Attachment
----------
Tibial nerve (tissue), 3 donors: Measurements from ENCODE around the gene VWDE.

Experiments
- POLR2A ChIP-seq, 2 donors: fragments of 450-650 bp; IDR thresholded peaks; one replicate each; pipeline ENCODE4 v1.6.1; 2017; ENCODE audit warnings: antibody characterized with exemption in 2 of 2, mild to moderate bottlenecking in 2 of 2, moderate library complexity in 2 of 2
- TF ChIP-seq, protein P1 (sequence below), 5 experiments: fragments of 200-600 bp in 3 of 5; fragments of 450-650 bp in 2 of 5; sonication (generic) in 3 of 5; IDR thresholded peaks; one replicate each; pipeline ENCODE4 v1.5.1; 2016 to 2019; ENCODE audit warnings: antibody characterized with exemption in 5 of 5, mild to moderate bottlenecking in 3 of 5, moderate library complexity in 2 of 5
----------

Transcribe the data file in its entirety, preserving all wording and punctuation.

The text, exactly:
Tibial nerve (tissue), 3 donors: Measurements from ENCODE around the gene VWDE.

Experiments
- POLR2A ChIP-seq, 2 donors: fragments of 450-650 bp; IDR thresholded peaks; one replicate each; pipeline ENCODE4 v1.6.1; 2017; ENCODE audit warnings: antibody characterized with exemption in 2 of 2, mild to moderate bottlenecking in 2 of 2, moderate library complexity in 2 of 2
- TF ChIP-seq, protein P1 (sequence below), 5 experiments: fragments of 200-600 bp in 3 of 5; fragments of 450-650 bp in 2 of 5; sonication (generic) in 3 of 5; IDR thresholded peaks; one replicate each; pipeline ENCODE4 v1.5.1; 2016 to 2019; ENCODE audit warnings: antibody characterized with exemption in 5 of 5, mild to moderate bottlenecking in 3 of 5, moderate library complexity in 2 of 5